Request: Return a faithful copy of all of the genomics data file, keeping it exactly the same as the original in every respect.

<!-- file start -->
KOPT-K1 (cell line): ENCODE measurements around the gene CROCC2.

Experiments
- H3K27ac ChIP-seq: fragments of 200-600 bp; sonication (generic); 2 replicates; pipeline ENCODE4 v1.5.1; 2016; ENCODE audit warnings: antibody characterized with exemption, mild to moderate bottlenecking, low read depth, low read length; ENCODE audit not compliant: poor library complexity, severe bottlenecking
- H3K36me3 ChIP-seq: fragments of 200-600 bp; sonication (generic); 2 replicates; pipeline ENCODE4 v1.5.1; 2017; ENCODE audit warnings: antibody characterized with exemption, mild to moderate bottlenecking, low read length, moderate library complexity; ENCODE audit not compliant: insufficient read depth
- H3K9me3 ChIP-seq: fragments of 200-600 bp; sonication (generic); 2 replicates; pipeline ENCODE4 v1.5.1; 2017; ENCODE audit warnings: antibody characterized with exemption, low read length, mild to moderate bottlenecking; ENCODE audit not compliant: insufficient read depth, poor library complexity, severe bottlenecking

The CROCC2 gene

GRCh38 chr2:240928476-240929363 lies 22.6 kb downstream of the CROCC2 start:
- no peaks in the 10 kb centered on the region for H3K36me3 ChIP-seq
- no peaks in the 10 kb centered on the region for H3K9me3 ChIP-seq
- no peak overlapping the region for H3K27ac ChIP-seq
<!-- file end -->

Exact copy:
KOPT-K1 (cell line): ENCODE measurements around the gene CROCC2.

Experiments
- H3K27ac ChIP-seq: fragments of 200-600 bp; sonication (generic); 2 replicates; pipeline ENCODE4 v1.5.1; 2016; ENCODE audit warnings: antibody characterized with exemption, mild to moderate bottlenecking, low read depth, low read length; ENCODE audit not compliant: poor library complexity, severe bottlenecking
- H3K36me3 ChIP-seq: fragments of 200-600 bp; sonication (generic); 2 replicates; pipeline ENCODE4 v1.5.1; 2017; ENCODE audit warnings: antibody characterized with exemption, mild to moderate bottlenecking, low read length, moderate library complexity; ENCODE audit not compliant: insufficient read depth
- H3K9me3 ChIP-seq: fragments of 200-600 bp; sonication (generic); 2 replicates; pipeline ENCODE4 v1.5.1; 2017; ENCODE audit warnings: antibody characterized with exemption, low read length, mild to moderate bottlenecking; ENCODE audit not compliant: insufficient read depth, poor library complexity, severe bottlenecking

The CROCC2 gene

GRCh38 chr2:240928476-240929363 lies 22.6 kb downstream of the CROCC2 start:
- no peaks in the 10 kb centered on the region for H3K36me3 ChIP-seq
- no peaks in the 10 kb centered on the region for H3K9me3 ChIP-seq
- no peak overlapping the region for H3K27ac ChIP-seq